Weekend Filled With Maroon And Gold And Coconuts

Christopher Creek

Christopher Creek


Christopher Creek had the look and feel of a major holiday weekend. Friday and Saturday’s influx of Sun Devil Nation was evident at both restaurants and the general store. But, the six or eight families booked into the Grey Hackle Lodge seemed to be the most exuberant of the lot. The common area blossomed with colors of maroon and gold from the numerous pop-up canopies. The campfire blazed and the evening was filled with laughter, shrieks and cheers of joy in the young voices playing whatever games they were enjoying. It made me want to go across and join in. These families make an annual trek on Tontozona weekend and they do have fun.

The estimated crowd of 5,300 at the scrimmage was, again, well handled by a company hired to direct parking on the new portion of SR 260, as yet unopened. But, what happens next year? Tim Ehrhardt thinks part of the answer is parking at Indian Gardens for the day. The other part of the solution could be the Ames construction yard which used to be the old crusher pit where they made materials for the first leg of divided highway back in the late ’80s. Both would require shuttle buses. By the way, how does one get a job as a crowd estimator?

One little gal, named Kira, who will be 3 next month, stopped to visit our campfire Saturday night. She showed us her collection of about six pine cones in a plastic grocery bag. When asked if she would like some out of our boxful, used as fire starters, she started in filling her bag. She then let out a shriek and exclaimed, “Mommy, Daddy, look ... more coconuts!”

Last Tuesday, Karen Wartick, Margo Holmes, and yours truly joined Karen Thornton for her birthday celebration at five-dollar burger night down at Mike’s Diamond Point Shadows. There was no shrieking, by the way.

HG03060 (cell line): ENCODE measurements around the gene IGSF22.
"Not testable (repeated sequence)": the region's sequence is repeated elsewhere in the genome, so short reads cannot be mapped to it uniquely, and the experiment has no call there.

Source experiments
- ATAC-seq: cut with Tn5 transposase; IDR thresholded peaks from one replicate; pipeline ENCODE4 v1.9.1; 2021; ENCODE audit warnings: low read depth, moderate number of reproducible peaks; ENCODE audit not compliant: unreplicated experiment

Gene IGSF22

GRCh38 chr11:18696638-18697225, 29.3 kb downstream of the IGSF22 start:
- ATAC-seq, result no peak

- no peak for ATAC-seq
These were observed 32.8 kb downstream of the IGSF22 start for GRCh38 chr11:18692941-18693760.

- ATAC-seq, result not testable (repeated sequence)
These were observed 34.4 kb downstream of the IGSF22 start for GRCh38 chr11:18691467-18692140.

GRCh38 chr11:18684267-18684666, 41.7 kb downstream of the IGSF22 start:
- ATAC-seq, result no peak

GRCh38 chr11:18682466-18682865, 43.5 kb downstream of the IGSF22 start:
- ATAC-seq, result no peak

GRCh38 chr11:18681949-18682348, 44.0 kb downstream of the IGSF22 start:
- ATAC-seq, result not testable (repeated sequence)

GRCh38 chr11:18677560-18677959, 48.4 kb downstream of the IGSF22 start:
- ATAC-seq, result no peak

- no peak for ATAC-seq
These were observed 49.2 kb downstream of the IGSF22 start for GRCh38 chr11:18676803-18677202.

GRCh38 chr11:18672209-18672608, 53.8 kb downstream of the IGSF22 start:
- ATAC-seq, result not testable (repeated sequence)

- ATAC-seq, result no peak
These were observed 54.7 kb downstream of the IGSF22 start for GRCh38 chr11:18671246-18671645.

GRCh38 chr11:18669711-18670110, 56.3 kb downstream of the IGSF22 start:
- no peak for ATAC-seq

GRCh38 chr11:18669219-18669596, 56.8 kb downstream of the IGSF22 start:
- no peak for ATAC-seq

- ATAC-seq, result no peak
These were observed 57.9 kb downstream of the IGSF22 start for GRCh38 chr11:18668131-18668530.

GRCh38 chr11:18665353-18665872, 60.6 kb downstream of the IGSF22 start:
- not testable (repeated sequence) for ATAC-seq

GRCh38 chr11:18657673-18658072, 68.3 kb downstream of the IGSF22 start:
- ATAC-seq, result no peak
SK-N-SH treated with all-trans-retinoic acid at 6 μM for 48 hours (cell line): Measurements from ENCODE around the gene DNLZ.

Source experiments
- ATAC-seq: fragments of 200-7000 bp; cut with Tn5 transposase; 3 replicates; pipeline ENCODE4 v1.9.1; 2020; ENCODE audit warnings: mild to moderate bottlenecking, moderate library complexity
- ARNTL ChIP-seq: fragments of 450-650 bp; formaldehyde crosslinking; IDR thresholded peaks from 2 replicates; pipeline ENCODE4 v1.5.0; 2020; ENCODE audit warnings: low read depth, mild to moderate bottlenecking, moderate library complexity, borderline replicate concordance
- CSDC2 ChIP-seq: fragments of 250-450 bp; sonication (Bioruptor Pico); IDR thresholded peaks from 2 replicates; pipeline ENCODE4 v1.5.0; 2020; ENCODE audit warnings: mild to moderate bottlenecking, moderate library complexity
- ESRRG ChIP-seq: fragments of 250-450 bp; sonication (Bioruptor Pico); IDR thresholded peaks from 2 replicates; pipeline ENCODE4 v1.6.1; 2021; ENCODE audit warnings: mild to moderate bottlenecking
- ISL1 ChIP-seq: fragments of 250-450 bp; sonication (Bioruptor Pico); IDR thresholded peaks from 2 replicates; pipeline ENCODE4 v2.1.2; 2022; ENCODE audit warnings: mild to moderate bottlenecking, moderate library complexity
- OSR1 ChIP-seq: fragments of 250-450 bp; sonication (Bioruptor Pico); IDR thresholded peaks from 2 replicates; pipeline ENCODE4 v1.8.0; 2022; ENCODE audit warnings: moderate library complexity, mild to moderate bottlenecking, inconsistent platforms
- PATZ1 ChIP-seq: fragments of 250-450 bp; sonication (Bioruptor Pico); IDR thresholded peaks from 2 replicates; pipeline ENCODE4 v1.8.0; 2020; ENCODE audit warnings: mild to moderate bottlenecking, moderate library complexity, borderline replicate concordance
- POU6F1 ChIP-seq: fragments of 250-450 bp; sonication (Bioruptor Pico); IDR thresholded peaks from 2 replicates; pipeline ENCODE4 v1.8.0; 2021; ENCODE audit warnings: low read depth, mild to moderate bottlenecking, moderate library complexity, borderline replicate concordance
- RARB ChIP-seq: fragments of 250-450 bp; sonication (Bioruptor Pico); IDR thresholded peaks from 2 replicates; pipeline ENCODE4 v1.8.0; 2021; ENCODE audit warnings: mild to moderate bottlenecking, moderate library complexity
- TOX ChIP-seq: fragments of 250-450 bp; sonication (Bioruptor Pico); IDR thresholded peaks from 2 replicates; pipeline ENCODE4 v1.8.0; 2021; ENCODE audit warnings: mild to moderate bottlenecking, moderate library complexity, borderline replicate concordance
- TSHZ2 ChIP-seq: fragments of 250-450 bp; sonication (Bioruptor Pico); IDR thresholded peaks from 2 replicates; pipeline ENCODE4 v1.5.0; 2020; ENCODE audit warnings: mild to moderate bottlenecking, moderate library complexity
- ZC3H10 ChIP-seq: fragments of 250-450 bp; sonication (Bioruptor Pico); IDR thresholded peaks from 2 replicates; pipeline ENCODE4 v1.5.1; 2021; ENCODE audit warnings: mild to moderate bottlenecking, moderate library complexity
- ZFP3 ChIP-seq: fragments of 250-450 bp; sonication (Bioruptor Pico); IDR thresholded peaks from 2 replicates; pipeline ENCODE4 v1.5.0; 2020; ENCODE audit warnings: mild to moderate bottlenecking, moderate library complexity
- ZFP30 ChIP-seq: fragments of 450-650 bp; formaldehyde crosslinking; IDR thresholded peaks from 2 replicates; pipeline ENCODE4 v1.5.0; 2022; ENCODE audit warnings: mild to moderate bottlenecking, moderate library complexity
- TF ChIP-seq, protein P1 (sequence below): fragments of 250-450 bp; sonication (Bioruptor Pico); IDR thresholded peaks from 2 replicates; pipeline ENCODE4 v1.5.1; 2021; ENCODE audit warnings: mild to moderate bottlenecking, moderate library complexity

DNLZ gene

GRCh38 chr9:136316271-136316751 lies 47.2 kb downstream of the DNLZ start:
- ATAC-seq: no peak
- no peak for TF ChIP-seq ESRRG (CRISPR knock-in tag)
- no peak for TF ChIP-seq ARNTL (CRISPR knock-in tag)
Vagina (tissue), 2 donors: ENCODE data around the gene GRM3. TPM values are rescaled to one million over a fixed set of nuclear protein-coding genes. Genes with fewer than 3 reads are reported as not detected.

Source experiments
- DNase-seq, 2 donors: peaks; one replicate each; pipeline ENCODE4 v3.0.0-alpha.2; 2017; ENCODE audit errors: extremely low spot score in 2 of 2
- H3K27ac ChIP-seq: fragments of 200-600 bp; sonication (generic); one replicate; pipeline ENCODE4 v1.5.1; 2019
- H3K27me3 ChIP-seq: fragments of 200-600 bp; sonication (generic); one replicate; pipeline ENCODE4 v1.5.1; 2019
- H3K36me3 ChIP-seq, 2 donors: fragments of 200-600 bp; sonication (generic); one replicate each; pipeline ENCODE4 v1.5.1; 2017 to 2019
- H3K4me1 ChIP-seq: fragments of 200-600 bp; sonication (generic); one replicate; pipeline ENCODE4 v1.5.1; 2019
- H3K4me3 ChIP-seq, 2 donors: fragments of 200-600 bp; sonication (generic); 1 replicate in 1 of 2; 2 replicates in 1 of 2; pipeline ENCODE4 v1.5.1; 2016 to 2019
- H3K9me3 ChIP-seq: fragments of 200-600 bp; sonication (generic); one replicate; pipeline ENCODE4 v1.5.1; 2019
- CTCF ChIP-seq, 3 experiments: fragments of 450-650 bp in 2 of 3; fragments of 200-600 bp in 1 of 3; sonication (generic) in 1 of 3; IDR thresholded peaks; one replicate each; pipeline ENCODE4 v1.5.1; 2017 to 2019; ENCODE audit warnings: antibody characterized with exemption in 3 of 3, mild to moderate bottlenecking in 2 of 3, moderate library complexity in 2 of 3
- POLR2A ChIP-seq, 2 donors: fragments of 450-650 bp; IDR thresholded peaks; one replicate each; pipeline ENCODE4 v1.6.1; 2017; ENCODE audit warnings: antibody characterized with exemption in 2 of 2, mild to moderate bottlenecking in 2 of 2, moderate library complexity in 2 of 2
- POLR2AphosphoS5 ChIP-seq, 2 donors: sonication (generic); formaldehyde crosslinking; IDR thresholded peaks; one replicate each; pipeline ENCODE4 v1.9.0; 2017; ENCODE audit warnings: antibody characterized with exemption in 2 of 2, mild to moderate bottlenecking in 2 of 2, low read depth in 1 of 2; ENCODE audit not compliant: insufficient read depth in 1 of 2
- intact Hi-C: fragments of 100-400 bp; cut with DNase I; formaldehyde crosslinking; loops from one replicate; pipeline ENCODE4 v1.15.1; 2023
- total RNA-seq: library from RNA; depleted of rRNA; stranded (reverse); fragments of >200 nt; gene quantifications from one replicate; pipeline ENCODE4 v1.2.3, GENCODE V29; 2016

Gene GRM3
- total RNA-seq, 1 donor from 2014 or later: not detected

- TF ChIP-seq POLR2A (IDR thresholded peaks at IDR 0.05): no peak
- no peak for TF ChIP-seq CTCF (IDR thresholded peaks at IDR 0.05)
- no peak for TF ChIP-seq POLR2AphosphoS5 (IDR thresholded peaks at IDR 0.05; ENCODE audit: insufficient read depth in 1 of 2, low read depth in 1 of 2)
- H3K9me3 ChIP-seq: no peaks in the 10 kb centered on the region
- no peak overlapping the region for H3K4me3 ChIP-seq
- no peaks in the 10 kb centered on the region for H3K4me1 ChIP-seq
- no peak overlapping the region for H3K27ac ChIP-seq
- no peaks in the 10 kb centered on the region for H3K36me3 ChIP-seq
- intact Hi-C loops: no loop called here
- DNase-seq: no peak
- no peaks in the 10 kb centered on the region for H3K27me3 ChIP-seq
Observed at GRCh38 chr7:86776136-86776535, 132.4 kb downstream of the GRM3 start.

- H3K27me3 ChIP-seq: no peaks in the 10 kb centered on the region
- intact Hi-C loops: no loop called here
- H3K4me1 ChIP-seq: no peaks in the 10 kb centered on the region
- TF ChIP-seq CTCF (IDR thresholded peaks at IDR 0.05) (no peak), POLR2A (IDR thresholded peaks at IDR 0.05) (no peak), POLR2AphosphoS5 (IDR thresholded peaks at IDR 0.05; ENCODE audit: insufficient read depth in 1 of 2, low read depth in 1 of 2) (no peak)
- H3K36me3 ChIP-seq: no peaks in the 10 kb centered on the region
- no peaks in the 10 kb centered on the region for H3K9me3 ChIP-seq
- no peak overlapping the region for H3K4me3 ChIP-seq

Leo hollered, “9.4” out the window as he drove by recently. He was referring to our monsoon rainfall, of course. This year we seem to have a rare abundance of mosquitoes, not just here in the Creek, but down at Kohl’s as well. Lorrie Walin recently moved back to the Creek after a 25-year stint in Minnesota. Could she have brought this invasion with her? She says not and maintains Eden Prairie didn’t have this many. Lorrie, known as Junior around here, is not particularly fond of the extra-large flying hard-shell beetles ... the ones that sound like 747s. (Junior, some of them big football players down at Camp Tontozona didn’t like them either!)

This is to announce the long awaited and much anticipated saga of Delbert Worchester’s return to See Canyon will appear here in this space in three parts in September. Sixty-three years ago, young Del crashed his small plane into the side of the Rim. Also, upcoming will be a look at local artists Jean Mauldin, painter and instructor from Kohl’s Ranch and Scottsdale; Jim Hagen, local wildlife painter; and Terry Flores, Native American painter and her brilliant portraits.

Back in the day ...

Dick Williams Creek played a significant role in the Labor Day Flood Disaster of 1970. It starts at the very top of the Rim and winds its way to the Tonto Creek, the confluence being about a mile above the Horton Bridge. High above the banks of the Dick Williams, as it flows through the Tonto Estates, is the home of Jim and Dee White, named Ari-tucky. What a gorgeous setting for this long, low stone and glass home, built in 1962. Jim is a retired architect, who did a lot of his design work in the Pacific Northwest. He explains that they wanted a lot of glass in their homes overlooking the Pacific and he incorporated that idea into his home in Rim Country.

In 1970, Labor Day rains caught their three children on the other side of the creek when the waters began rising. Jim pleaded for them to stay on the other side and seek high ground ... which they did. It saved their lives, Jim describes, for suddenly, there came a three-story wall of water down the canyon, boiling, black with debris and trees. The roar was tremendous. The torrents from the Dick Williams slammed into the Tonto, and then were joined by flooding Horton waters to form the epicenter of death and destruction sweeping cabins, vehicles, campers and 14 souls away.

On Sept. 2, 2013, come be a part of making history by witnessing the retelling of the most significant story of natural disaster in Arizona’s first century of statehood. These witnesses may never again be gathered to tell their terrifying tales. Don Farmer has all the details at (480) 200.8687. This one you don’t want to miss ... and that’s another week in the Creek!


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